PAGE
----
Imagine you’re going about your day when suddenly you receive a text from the CEO. The head of the company is asking for your help. They’re out visiting customers or networking with potential clients and someone else dropped the ball in providing gift cards. The CEO needs you to buy six $200 gift cards and text the information right away.
The message sender promises to reimburse you before the end of the day. Oh, and by the way, you won’t be able to reach them by phone for the next two hours because they’ll be in meetings. One last thing, this is a high priority. They need those gift cards urgently.
Would this kind of request make you pause and wonder?
Or, would you quickly pull out your credit card to do as the message asked? A surprising number of employees fall for this gift card scam.
Without proper training, 32% of employees are prone to fall for a phishing scam.
This scam can come by text message or via email. What happens is that the unsuspecting employee buys the gift cards. They then send the numbers back. They find out later that the real company CEO wasn’t the one that contacted them. It was a phishing scammer.
The employee is out the cash.
Example: Employee Loses $6,500 Due to Fake Email
In one example, a woman from Palos Hills, Illinois lost over six thousand dollars. This was after getting an email request from who she thought was her company’s CEO.
The employee received an email purporting to be from her boss and company CEO. It stated that her boss wanted to send gift cards to some selected staff that had gone above and beyond.
The email ended with “Can you help me purchase some gift cards today?” The boss had a reputation for being great to employees, so the email did not seem out of character.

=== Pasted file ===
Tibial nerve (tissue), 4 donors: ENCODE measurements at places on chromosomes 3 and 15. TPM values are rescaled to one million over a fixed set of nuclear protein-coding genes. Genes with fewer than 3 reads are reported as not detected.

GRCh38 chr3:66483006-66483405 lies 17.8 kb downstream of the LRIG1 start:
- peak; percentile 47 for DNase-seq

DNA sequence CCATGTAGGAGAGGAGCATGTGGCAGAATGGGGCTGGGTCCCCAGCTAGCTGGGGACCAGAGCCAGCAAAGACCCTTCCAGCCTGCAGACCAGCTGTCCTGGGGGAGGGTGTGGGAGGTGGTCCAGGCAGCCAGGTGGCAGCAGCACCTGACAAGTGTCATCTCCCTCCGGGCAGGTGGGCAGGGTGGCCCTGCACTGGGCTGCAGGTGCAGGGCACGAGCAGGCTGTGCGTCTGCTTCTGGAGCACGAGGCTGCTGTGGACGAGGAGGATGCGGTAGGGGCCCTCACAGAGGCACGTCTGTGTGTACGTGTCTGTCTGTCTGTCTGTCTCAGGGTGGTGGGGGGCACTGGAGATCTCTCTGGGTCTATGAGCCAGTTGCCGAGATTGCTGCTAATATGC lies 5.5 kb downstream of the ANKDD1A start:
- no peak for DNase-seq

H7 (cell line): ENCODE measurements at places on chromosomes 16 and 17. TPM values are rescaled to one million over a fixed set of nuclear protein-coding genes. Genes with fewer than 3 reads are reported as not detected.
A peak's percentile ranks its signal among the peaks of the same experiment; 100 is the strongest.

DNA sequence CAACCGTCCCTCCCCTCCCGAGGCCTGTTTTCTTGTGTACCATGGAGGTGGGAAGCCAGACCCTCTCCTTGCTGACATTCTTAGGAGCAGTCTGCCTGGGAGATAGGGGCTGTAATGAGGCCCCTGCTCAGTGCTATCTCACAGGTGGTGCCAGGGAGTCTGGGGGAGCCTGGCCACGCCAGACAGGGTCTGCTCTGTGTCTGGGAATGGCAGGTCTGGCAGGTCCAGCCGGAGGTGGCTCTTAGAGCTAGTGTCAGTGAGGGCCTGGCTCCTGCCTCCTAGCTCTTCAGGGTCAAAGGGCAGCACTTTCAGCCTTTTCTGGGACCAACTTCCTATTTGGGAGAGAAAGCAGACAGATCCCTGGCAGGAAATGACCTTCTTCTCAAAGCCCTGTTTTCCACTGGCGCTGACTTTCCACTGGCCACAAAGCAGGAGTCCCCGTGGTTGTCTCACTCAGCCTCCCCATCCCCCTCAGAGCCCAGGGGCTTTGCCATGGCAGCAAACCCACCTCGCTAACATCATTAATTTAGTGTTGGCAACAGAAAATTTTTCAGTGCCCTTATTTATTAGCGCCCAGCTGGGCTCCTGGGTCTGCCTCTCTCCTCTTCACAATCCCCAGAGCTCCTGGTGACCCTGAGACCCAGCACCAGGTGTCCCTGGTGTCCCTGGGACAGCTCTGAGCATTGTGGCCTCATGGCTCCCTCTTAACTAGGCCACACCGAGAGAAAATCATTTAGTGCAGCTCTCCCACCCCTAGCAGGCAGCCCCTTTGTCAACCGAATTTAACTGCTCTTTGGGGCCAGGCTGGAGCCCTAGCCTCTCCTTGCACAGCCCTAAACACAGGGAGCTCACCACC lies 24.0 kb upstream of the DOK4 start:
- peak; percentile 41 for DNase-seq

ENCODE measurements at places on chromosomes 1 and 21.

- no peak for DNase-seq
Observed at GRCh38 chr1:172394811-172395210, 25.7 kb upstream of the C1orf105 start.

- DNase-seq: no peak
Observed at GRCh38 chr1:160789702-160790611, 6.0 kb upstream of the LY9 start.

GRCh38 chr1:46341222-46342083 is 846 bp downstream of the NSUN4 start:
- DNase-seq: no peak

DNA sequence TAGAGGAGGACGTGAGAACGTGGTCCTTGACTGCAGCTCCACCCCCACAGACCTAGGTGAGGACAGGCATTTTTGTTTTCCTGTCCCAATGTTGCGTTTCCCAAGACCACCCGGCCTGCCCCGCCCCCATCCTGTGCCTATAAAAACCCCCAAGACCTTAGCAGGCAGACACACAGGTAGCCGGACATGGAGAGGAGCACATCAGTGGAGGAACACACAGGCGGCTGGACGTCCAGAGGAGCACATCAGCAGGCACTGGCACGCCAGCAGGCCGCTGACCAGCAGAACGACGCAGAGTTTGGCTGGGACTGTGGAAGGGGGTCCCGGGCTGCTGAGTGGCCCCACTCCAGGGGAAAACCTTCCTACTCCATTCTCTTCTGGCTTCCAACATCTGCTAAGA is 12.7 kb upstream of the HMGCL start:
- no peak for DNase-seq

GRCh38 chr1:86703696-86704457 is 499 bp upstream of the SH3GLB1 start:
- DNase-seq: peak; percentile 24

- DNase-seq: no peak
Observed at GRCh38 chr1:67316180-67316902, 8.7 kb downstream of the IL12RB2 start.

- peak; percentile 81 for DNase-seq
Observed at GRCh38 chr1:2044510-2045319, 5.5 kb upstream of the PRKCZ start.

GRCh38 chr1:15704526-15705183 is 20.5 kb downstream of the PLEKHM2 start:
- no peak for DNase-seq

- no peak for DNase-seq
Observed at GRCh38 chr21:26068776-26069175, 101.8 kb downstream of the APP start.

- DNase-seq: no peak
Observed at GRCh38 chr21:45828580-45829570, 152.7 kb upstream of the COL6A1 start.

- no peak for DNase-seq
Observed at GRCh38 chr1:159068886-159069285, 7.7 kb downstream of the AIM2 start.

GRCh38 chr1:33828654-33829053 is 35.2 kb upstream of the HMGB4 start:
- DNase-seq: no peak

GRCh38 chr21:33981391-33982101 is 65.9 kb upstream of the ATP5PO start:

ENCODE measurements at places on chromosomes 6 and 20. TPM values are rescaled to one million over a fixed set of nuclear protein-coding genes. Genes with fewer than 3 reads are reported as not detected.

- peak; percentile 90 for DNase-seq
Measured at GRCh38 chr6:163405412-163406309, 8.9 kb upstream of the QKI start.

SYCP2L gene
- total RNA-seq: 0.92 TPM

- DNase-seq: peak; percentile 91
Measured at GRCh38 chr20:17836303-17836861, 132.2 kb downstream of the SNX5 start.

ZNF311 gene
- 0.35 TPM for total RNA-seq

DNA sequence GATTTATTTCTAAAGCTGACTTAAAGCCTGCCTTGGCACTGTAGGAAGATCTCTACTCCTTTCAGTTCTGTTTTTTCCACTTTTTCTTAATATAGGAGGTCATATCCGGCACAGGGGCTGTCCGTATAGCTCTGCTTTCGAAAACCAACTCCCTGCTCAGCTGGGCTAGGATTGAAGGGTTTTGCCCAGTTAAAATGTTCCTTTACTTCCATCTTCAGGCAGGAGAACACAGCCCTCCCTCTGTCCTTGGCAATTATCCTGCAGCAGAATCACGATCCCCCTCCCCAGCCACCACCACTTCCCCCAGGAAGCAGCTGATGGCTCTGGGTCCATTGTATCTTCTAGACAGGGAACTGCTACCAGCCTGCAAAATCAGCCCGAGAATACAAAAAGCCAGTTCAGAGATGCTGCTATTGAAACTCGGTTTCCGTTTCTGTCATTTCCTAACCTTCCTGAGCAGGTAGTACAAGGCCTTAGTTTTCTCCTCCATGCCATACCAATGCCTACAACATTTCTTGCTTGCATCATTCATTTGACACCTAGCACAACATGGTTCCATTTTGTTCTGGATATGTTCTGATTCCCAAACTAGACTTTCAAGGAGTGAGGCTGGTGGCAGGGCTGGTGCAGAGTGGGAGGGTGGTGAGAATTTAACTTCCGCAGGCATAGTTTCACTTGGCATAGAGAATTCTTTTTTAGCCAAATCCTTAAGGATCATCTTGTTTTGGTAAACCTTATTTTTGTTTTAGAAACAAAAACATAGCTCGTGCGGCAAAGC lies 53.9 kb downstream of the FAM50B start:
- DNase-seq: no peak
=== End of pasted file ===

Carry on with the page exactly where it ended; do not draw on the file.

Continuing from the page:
The woman bought the requested gift cards from Target and Best Buy. Then she got another request asking to send a photo of the cards. Again, the wording in the message was very believable and non-threatening. It simply stated, “Can you take a picture, I’m putting this all on a spreadsheet.”
The woman ended up purchasing over $6,500 in gift cards that the scammer then stole. When she saw her boss a little while later, her boss knew nothing about the gift card request. The woman realized she was the victim of a scam.
Variations of this scam are prevalent and can lead to significant financial losses. A company isn’t responsible if an employee falls for a scam and purchases gift cards with their own money.
Why Do Employees Fall for CEO Phishing Scams?
- They are afraid of not doing as asked by a superior
- They jump at the chance to save the day
- They don’t want to let their company down
- They may feel they can advance in their career by helping
Tips for Avoiding Costly CEO Phishing Scams
1. Independently Verify Money-Related Requests
Always Double Check Unusual Requests.
Despite what a message might say about being unreachable, check in person or by phone anyhow. If you receive any unusual requests or one relating to money, verify it. Contact the person through other means to make sure it’s legitimate.
2.Don’t React Emotionally – Ask “Is this real?”
Scammers often try to get victims to act before they have time to think. Just a few minutes of sitting back and looking at a message objectively is often all that’s needed to realize it’s a scam. Don’t react emotionally, instead ask if this seems real or is it out of the ordinary.
3. Get a second opinion
Ask a colleague, or better yet, your company’s IT service provider, to take look at the message. Getting a second opinion keeps you from reacting right away. It can save you from making a costly judgment error.
Does Your Organization Have Phishing Scam Protections?
Phishing keeps getting more sophisticated all the time. This situation warrants investing in cyber security protections that mitigate the risks of getting scammed. Also, employees should receive periodic ransomware/phishing awareness training – to help them recognize scams before they become victims.
Professional IT Security Services Can Help
If you are not sure about the level of IT protections and/or cyber training in your organization, it makes sense to consult an industry-recognized IT Security professional services company that can help to evaluate your level of security and recommend ways to improve.